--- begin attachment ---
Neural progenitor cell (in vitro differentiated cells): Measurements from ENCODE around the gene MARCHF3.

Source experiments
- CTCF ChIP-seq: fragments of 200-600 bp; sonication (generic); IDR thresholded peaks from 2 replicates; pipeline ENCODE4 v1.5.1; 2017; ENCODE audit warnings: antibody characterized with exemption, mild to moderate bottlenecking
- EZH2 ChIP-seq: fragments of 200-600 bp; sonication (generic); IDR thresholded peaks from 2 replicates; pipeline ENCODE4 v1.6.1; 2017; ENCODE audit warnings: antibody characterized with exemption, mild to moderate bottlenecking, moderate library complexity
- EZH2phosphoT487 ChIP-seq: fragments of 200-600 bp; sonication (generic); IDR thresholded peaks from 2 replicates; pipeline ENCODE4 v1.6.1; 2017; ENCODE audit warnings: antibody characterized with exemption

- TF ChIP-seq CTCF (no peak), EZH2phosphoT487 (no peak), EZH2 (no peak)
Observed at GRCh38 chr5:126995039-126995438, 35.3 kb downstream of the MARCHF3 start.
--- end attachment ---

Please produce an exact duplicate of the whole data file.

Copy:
Neural progenitor cell (in vitro differentiated cells): Measurements from ENCODE around the gene MARCHF3.

Source experiments
- CTCF ChIP-seq: fragments of 200-600 bp; sonication (generic); IDR thresholded peaks from 2 replicates; pipeline ENCODE4 v1.5.1; 2017; ENCODE audit warnings: antibody characterized with exemption, mild to moderate bottlenecking
- EZH2 ChIP-seq: fragments of 200-600 bp; sonication (generic); IDR thresholded peaks from 2 replicates; pipeline ENCODE4 v1.6.1; 2017; ENCODE audit warnings: antibody characterized with exemption, mild to moderate bottlenecking, moderate library complexity
- EZH2phosphoT487 ChIP-seq: fragments of 200-600 bp; sonication (generic); IDR thresholded peaks from 2 replicates; pipeline ENCODE4 v1.6.1; 2017; ENCODE audit warnings: antibody characterized with exemption

- TF ChIP-seq CTCF (no peak), EZH2phosphoT487 (no peak), EZH2 (no peak)
Observed at GRCh38 chr5:126995039-126995438, 35.3 kb downstream of the MARCHF3 start.